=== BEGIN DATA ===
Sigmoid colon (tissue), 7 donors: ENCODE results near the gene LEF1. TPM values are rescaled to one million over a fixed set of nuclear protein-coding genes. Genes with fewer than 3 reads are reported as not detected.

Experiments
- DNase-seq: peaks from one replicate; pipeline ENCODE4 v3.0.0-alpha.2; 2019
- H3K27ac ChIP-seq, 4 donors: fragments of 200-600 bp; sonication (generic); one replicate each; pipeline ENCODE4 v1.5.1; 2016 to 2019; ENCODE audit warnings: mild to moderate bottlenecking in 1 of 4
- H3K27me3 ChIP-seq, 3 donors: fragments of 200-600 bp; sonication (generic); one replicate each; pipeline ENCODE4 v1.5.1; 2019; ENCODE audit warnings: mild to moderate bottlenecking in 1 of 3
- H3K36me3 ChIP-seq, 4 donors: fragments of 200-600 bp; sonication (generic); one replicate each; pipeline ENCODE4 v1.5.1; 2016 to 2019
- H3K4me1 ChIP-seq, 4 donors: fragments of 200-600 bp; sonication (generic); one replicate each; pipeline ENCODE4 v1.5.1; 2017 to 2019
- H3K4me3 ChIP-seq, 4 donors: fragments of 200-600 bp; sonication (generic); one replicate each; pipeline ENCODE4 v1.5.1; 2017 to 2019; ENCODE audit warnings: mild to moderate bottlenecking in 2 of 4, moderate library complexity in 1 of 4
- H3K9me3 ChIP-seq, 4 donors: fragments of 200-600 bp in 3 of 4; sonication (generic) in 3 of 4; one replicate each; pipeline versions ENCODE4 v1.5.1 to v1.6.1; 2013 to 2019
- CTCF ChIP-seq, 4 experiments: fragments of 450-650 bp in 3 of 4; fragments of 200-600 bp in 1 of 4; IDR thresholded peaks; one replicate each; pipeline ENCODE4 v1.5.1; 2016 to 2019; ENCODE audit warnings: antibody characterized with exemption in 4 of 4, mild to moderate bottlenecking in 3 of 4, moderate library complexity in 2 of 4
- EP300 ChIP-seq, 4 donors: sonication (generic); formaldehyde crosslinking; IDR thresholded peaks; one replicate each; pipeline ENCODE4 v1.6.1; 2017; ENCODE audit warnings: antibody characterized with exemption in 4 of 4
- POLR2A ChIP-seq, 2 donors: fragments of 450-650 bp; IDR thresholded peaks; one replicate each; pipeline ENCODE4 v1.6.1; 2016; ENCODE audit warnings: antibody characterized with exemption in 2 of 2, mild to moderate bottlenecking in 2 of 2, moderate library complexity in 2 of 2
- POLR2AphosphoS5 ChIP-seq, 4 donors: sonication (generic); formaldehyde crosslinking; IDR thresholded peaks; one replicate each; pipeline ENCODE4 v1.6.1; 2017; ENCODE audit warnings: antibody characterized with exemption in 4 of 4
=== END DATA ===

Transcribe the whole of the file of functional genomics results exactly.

Sigmoid colon (tissue), 7 donors: ENCODE results near the gene LEF1. TPM values are rescaled to one million over a fixed set of nuclear protein-coding genes. Genes with fewer than 3 reads are reported as not detected.

Experiments
- DNase-seq: peaks from one replicate; pipeline ENCODE4 v3.0.0-alpha.2; 2019
- H3K27ac ChIP-seq, 4 donors: fragments of 200-600 bp; sonication (generic); one replicate each; pipeline ENCODE4 v1.5.1; 2016 to 2019; ENCODE audit warnings: mild to moderate bottlenecking in 1 of 4
- H3K27me3 ChIP-seq, 3 donors: fragments of 200-600 bp; sonication (generic); one replicate each; pipeline ENCODE4 v1.5.1; 2019; ENCODE audit warnings: mild to moderate bottlenecking in 1 of 3
- H3K36me3 ChIP-seq, 4 donors: fragments of 200-600 bp; sonication (generic); one replicate each; pipeline ENCODE4 v1.5.1; 2016 to 2019
- H3K4me1 ChIP-seq, 4 donors: fragments of 200-600 bp; sonication (generic); one replicate each; pipeline ENCODE4 v1.5.1; 2017 to 2019
- H3K4me3 ChIP-seq, 4 donors: fragments of 200-600 bp; sonication (generic); one replicate each; pipeline ENCODE4 v1.5.1; 2017 to 2019; ENCODE audit warnings: mild to moderate bottlenecking in 2 of 4, moderate library complexity in 1 of 4
- H3K9me3 ChIP-seq, 4 donors: fragments of 200-600 bp in 3 of 4; sonication (generic) in 3 of 4; one replicate each; pipeline versions ENCODE4 v1.5.1 to v1.6.1; 2013 to 2019
- CTCF ChIP-seq, 4 experiments: fragments of 450-650 bp in 3 of 4; fragments of 200-600 bp in 1 of 4; IDR thresholded peaks; one replicate each; pipeline ENCODE4 v1.5.1; 2016 to 2019; ENCODE audit warnings: antibody characterized with exemption in 4 of 4, mild to moderate bottlenecking in 3 of 4, moderate library complexity in 2 of 4
- EP300 ChIP-seq, 4 donors: sonication (generic); formaldehyde crosslinking; IDR thresholded peaks; one replicate each; pipeline ENCODE4 v1.6.1; 2017; ENCODE audit warnings: antibody characterized with exemption in 4 of 4
- POLR2A ChIP-seq, 2 donors: fragments of 450-650 bp; IDR thresholded peaks; one replicate each; pipeline ENCODE4 v1.6.1; 2016; ENCODE audit warnings: antibody characterized with exemption in 2 of 2, mild to moderate bottlenecking in 2 of 2, moderate library complexity in 2 of 2
- POLR2AphosphoS5 ChIP-seq, 4 donors: sonication (generic); formaldehyde crosslinking; IDR thresholded peaks; one replicate each; pipeline ENCODE4 v1.6.1; 2017; ENCODE audit warnings: antibody characterized with exemption in 4 of 4